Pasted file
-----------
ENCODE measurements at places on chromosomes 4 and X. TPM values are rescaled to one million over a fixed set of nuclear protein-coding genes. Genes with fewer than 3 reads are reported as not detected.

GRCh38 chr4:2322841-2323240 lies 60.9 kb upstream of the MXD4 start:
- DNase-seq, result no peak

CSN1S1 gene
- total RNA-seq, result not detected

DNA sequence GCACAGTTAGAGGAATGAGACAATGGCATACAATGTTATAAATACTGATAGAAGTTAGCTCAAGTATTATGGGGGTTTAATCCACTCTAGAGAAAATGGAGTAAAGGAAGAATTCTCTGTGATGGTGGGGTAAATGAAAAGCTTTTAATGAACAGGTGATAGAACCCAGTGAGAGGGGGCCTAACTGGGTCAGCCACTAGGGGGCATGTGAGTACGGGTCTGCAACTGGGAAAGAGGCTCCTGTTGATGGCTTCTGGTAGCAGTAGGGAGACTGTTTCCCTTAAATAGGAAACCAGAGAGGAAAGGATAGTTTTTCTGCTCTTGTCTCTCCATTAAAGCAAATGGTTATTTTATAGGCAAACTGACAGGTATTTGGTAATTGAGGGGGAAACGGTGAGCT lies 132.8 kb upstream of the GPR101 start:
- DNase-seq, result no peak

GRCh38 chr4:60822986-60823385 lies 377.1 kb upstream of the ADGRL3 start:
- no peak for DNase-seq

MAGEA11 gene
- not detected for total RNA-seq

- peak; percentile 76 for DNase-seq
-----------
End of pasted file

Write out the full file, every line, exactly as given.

ENCODE measurements at places on chromosomes 4 and X. TPM values are rescaled to one million over a fixed set of nuclear protein-coding genes. Genes with fewer than 3 reads are reported as not detected.

GRCh38 chr4:2322841-2323240 lies 60.9 kb upstream of the MXD4 start:
- DNase-seq, result no peak

CSN1S1 gene
- total RNA-seq, result not detected

DNA sequence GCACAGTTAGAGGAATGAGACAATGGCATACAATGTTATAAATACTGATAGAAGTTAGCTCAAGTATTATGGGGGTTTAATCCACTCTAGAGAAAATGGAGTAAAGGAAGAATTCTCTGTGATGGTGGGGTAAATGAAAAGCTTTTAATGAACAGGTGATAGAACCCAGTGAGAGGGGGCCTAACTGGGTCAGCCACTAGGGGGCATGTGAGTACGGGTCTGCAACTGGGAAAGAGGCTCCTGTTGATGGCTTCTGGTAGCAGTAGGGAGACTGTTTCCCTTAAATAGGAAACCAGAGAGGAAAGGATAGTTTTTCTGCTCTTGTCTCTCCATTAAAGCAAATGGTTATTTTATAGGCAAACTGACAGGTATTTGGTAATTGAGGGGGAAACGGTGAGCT lies 132.8 kb upstream of the GPR101 start:
- DNase-seq, result no peak

GRCh38 chr4:60822986-60823385 lies 377.1 kb upstream of the ADGRL3 start:
- no peak for DNase-seq

MAGEA11 gene
- not detected for total RNA-seq

- peak; percentile 76 for DNase-seq